Transcripts also help listeners quickly drill down to the specific content they’re interested in. “Listeners can quickly scan the content of a podcast and find content that’s more relevant and interesting to them,” Lau says. As Penn notes, “Text is still the gold standard for understanding what a piece of content is about. So being able to provide text that’s derived from the content, and transcribed as well, is a significant benefit for us.”
WORTH A THOUSAND WORDS
Otter can also enhance the experience of watching the video itself, by easily providing text for video captioning. “We know from a consumer behavior perspective that people definitely prefer to be able to just have a video that they can watch silently if they choose to,” Penn says. Otter makes what is often a complicated process much more simple. “One of the things that you can do with the video, if you have the right tools, is embed the captions within the video, and you’ll have automatic closed captions.”
And just using Otter as a tool to think about ideas streamlines the laborious process of creating a podcast, Gerbyshak says: “The fact I can in real time transcribe just about any conversation I have on my phone is terrific. It helps me when I’m walking and thinking about my show to quickly record and transcribe a note.”
“You can also use it for show prep,” he adds. “You can use it to share things with a co-host and even with a guest, as it shares the audio and the transcript. Otter rocks!”
As far as Penn is concerned, Otter is “a very, very powerful tool. And one that is a net asset for pretty much every content marketer who’s doing more than just plain text.”
“And the pricing on Otter is phenomenal,” he adds. The free plan offers 10 hours of transcription per month, while the paid plan offers ten times as much: 100 hours. And both offer unlimited cloud storage of all conversations.
“One hundred hours of recording time is a tremendous value,” Penn says. “If you’re cranking out a video a day, plus conference calls and other conversations, that can add up quickly, and a lot of other services are 10 cents, 25 cents, a dollar per recorded minute. You’re talking serious, serious pain when it comes to finances. So to have Otter be able to do all that for ten bucks a month is fantastic.”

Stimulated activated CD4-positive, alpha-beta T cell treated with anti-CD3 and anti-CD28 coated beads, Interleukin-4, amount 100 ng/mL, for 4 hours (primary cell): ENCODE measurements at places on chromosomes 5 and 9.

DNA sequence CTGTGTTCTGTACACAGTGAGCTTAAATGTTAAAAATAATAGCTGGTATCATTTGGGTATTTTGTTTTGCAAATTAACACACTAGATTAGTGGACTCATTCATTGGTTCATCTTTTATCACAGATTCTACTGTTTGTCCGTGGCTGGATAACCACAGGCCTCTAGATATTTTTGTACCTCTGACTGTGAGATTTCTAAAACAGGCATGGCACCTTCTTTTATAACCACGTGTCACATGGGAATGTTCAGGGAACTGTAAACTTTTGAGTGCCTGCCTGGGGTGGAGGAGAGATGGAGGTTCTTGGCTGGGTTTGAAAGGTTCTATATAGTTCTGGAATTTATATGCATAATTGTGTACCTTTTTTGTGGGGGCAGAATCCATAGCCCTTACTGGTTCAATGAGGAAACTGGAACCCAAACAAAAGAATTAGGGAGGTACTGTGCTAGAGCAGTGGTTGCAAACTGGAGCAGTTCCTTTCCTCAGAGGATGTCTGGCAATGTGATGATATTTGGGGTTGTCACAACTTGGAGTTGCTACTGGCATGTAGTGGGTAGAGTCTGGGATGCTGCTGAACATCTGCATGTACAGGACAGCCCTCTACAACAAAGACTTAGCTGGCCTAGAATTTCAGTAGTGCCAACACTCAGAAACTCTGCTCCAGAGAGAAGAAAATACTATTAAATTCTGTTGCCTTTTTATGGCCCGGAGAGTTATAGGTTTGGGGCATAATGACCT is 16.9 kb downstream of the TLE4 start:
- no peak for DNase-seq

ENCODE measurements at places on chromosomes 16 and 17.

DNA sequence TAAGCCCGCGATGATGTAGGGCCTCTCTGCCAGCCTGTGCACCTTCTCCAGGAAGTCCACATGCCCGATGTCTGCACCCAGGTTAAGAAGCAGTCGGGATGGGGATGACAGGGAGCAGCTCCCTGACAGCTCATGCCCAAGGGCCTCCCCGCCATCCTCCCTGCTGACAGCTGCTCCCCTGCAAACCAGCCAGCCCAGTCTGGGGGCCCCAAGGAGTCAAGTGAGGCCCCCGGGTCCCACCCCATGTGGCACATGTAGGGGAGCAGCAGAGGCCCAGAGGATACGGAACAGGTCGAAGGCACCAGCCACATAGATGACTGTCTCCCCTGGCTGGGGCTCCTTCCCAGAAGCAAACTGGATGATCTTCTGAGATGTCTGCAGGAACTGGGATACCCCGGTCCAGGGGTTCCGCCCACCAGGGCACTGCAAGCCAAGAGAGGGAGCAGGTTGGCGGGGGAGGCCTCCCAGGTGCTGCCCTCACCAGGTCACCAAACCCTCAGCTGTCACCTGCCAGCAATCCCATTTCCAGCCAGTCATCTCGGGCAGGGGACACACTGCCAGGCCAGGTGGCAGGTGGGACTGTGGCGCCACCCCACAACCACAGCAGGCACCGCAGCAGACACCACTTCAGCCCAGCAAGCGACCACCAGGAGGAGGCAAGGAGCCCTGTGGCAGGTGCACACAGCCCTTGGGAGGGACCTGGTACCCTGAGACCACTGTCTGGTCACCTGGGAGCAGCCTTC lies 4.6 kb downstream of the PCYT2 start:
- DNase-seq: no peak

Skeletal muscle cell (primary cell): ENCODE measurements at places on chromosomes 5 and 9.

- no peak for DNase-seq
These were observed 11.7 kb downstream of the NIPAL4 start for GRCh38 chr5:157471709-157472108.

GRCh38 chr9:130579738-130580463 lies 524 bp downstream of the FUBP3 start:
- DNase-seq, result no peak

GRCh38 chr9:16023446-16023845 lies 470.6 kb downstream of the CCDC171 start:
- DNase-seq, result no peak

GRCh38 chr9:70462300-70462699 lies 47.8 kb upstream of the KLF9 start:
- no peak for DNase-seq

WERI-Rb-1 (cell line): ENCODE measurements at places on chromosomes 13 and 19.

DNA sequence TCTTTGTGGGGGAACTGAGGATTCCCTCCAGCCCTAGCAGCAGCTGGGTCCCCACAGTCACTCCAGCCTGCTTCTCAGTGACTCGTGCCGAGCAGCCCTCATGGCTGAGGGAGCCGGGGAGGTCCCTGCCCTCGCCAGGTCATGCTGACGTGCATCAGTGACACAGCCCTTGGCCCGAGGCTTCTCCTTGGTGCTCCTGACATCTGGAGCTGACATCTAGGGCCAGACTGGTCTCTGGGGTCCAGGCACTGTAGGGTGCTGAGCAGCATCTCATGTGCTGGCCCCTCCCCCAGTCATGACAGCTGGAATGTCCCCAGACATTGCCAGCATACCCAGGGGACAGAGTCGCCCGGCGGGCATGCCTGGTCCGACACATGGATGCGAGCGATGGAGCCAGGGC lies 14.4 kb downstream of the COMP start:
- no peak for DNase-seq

A How-To for Podcasters
1. Otter lets you import existing recordings in the following formats:
- audio: mp3, aac, wav, m4a, wma
- video: mp4, avi, mov, wmv, mpg
To import existing recordings, go to the otter.ai website > Conversations tab, click on Import audio/video on the right. Select one or more files to upload for transcription.
2. Once the transcription is finished, you can embed a playable audio transcript in your episode page (like this podcaster did at the bottom of this page) as follows:
- In Otter.ai, open a conversation
- Click on Share
- Click on Copy link
- Paste the copied link into the following code snippet, replacing only the portion that is in bold
- Copy and paste the modified snippet above into the HTML code of your web page
3. You can even paste the same link into your tweet, and Twitter will automatically render a playable audio transcript embedded as part of your tweet. Check out this example.